René Caillié was the unlikeliest of explorers. He was born of the lowest class in society, and set out on his journeys without the large caravans to which more fortunate explorers had access. He traveled alone or with a companion. A major prize was offered by the French Geographic Society for the first person who traveled to Timbuktu and returned alive. In typical low-budget fashion, Caillié learned the language and customs of the Arabs, converted to Islam, and used these connections to have others lead him to the mysterious city. While not the first European to view Timbuktu, he was the first to return alive to tell its tale. What he told was disappointing but the truth – Timbuktu was a poor, unimportant city, not a place of untold wealth as many believed. Item 19 is Caillié's account, Journal d'un voyage à Temboctou et à Jenné, dans l'Afrique centrale, published in 1830. €10,000 (US $13,081).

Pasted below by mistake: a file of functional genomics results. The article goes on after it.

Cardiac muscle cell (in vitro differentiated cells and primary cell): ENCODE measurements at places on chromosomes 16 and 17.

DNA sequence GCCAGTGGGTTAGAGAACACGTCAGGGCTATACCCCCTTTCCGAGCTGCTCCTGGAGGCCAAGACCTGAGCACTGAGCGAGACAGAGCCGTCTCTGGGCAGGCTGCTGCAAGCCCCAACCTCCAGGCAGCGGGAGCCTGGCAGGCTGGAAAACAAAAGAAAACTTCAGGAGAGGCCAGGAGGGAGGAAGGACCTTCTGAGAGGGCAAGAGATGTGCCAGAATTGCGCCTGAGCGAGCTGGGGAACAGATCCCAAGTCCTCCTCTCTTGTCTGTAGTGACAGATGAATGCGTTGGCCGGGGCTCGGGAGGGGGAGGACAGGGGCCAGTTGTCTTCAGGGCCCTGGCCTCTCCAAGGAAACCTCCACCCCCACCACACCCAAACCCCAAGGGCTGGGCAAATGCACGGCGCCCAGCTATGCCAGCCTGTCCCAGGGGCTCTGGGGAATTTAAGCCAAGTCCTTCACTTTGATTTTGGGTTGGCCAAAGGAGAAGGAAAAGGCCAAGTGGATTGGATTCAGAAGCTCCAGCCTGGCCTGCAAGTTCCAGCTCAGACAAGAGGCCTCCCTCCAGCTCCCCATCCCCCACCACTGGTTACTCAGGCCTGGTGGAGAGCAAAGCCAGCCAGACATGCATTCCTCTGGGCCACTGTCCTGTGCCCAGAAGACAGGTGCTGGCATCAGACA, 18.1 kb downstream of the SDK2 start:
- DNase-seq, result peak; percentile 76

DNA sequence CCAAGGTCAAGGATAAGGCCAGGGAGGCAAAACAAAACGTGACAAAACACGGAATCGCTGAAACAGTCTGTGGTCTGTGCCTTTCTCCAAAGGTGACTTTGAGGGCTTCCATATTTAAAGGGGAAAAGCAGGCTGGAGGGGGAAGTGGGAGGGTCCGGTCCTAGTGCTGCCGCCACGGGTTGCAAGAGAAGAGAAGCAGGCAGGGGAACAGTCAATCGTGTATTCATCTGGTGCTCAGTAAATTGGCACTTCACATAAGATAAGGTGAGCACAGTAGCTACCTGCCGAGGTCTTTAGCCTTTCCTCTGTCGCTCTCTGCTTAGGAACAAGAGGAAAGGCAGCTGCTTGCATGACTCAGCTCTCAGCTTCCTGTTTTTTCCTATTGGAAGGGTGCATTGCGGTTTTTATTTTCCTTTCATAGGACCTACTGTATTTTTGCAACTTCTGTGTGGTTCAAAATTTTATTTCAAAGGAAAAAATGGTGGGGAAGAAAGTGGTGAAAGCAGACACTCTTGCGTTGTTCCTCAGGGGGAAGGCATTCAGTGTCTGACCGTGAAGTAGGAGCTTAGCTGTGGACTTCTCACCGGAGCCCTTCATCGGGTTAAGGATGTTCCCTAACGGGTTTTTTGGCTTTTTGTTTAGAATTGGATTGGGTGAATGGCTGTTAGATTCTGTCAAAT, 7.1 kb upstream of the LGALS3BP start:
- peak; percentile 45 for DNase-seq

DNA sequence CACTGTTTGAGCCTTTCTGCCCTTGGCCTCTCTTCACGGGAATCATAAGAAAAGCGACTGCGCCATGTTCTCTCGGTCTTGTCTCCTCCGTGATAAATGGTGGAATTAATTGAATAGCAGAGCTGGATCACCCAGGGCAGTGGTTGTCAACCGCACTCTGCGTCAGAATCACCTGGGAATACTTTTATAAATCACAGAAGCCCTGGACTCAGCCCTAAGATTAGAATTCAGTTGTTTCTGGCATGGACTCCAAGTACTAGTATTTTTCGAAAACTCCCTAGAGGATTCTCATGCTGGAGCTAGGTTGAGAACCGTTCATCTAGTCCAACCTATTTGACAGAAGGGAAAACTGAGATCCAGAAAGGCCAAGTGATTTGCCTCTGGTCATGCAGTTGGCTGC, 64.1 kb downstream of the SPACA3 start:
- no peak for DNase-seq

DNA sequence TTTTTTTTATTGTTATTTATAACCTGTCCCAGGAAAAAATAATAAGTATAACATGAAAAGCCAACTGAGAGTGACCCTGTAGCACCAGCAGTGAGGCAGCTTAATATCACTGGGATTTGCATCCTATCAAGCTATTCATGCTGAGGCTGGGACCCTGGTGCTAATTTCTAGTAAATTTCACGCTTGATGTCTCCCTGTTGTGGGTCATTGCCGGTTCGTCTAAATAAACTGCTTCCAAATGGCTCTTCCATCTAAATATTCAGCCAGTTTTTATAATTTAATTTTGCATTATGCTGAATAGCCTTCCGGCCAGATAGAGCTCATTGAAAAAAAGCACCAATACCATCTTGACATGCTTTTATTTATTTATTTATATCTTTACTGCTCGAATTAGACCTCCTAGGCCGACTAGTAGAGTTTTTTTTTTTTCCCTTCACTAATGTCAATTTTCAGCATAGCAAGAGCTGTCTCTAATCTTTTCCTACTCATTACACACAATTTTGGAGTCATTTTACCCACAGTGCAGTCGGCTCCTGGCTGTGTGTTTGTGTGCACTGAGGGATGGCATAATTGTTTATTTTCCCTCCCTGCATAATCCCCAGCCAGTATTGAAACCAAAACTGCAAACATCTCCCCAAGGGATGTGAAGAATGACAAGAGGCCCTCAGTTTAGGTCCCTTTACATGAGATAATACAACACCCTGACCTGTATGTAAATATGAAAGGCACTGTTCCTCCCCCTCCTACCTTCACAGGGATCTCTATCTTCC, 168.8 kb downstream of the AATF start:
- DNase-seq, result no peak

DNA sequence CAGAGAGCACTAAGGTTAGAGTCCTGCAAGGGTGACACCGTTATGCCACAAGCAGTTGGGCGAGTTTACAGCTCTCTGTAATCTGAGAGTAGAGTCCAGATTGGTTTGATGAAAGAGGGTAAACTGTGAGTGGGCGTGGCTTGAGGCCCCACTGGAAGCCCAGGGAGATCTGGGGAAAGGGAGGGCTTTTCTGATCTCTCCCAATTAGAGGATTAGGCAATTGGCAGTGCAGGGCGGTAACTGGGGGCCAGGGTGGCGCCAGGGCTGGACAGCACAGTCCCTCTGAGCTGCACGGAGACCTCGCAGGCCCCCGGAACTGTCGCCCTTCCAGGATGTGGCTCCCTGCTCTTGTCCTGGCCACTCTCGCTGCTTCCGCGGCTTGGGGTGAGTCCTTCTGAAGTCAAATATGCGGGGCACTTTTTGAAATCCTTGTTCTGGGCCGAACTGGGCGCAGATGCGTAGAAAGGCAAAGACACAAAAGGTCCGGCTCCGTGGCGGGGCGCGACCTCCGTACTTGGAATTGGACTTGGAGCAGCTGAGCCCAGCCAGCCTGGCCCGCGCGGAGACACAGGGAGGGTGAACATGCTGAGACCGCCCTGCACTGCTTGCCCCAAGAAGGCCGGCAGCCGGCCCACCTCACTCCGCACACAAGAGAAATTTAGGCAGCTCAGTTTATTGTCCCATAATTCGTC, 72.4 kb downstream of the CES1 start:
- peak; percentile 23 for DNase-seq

Here is an account of another French traveler's trip to Africa, though this one is subject to much doubt: Voyage au Congo et dans l’intérieur de l’Afrique équinoxiale. Jean Baptiste Douville traveled to the Congo and interior Africa from 1828-1830, or so he said, publishing his book in 1832. It is likely that he was inspired by Caillié and perhaps wanted to share in his glory. He was welcomed on his return by the French Geographic Society which readily accepted his version of events. However, further investigation brought Douville's claims under grave doubt. He responded in writing that his accounts were accurate, and time has shown great accuracy in most of what he wrote. However, it is also likely that he obtained much of this information from unpublished Portuguese manuscripts to which he had access. Douville left France for South America under a cloud and reportedly was murdered there in 1837. Item 32. €6,500 (US $8,491).
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